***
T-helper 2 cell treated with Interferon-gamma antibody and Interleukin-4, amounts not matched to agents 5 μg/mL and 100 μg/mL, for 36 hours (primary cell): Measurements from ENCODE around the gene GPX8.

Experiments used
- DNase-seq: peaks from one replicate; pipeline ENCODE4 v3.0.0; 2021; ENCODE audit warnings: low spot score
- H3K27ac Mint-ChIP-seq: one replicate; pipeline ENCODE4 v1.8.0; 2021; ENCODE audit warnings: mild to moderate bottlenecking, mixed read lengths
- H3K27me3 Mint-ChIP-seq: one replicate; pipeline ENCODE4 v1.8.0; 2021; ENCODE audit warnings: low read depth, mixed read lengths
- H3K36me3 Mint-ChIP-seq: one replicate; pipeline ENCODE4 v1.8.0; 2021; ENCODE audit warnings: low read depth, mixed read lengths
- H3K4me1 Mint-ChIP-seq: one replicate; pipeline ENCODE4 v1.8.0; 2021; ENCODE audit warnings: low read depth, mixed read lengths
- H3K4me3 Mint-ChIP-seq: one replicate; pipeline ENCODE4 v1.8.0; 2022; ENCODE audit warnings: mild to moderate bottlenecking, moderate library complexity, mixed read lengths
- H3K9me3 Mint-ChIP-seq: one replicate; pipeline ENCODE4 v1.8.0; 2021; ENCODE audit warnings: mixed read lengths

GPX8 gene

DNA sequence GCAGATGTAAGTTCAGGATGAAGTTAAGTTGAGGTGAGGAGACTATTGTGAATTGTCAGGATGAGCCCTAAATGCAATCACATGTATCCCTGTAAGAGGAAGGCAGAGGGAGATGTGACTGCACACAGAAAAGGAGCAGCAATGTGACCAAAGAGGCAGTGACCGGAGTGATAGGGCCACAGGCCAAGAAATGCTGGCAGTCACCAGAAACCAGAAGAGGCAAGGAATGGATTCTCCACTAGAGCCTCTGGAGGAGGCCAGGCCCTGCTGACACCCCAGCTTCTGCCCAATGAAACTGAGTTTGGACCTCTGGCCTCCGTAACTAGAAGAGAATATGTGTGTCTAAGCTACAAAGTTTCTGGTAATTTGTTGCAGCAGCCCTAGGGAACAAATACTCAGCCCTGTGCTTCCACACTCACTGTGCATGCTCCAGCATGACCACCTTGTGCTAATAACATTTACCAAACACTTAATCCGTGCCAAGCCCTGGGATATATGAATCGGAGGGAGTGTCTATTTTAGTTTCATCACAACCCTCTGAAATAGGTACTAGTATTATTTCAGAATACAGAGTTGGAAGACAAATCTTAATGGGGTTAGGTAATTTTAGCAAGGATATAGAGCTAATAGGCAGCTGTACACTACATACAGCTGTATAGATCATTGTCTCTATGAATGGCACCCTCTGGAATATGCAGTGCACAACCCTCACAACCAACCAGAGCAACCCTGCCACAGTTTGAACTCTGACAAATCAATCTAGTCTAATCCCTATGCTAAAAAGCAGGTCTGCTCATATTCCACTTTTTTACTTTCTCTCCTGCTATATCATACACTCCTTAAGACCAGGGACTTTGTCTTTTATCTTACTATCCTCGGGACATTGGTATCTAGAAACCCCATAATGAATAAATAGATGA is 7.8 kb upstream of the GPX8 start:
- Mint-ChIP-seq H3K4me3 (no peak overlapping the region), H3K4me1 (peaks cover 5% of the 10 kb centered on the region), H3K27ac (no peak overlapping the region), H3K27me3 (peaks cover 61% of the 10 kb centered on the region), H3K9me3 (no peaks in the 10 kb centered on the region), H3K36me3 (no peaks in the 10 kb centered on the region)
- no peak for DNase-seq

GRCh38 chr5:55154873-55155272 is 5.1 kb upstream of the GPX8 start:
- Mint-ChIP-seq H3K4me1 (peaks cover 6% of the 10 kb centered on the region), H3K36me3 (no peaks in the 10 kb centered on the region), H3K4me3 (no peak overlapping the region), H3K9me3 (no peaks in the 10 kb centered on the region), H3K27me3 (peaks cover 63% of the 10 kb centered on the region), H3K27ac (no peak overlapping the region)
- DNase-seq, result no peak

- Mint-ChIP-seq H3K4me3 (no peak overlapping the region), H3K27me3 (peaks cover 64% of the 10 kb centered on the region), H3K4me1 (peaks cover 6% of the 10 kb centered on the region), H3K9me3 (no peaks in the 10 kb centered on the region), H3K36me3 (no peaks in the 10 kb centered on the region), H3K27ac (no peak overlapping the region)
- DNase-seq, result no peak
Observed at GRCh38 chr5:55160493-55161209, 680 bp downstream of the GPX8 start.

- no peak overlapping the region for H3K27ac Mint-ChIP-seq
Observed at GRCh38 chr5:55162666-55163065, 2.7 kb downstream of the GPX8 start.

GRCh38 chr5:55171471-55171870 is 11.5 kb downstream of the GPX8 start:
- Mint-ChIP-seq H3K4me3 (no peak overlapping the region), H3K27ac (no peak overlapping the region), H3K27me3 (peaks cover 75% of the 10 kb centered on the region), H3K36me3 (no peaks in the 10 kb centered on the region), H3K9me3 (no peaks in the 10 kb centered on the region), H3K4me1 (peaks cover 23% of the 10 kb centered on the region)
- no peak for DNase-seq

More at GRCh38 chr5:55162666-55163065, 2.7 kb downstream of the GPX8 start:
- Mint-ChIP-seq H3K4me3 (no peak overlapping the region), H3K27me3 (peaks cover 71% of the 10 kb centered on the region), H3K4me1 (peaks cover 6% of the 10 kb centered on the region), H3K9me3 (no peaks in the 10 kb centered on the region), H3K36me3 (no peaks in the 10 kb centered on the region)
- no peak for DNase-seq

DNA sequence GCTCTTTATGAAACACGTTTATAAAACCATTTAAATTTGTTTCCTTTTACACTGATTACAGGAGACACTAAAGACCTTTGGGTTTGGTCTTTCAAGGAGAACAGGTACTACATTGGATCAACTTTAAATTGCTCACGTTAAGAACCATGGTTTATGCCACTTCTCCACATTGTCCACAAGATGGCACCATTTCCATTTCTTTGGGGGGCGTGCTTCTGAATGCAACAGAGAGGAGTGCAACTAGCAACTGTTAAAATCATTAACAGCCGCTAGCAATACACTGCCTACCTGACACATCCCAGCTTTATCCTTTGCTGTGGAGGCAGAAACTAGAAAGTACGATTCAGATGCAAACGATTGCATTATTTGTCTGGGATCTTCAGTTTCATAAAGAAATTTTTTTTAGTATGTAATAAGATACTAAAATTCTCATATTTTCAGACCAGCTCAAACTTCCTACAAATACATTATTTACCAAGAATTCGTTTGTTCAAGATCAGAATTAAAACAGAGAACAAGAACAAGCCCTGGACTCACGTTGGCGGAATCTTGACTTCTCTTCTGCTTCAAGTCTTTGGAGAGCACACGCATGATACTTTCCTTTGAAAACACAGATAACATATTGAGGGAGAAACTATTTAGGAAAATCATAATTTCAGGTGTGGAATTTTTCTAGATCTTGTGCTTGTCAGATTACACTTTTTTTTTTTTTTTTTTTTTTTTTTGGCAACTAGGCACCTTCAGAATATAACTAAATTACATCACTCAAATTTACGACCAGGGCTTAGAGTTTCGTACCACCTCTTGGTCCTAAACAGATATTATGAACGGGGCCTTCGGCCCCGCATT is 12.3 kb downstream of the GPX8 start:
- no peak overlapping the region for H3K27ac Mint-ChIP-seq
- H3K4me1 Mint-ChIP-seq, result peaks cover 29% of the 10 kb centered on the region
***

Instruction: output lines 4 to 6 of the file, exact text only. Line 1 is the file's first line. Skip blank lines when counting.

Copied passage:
- H3K27ac Mint-ChIP-seq: one replicate; pipeline ENCODE4 v1.8.0; 2021; ENCODE audit warnings: mild to moderate bottlenecking, mixed read lengths
- H3K27me3 Mint-ChIP-seq: one replicate; pipeline ENCODE4 v1.8.0; 2021; ENCODE audit warnings: low read depth, mixed read lengths
- H3K36me3 Mint-ChIP-seq: one replicate; pipeline ENCODE4 v1.8.0; 2021; ENCODE audit warnings: low read depth, mixed read lengths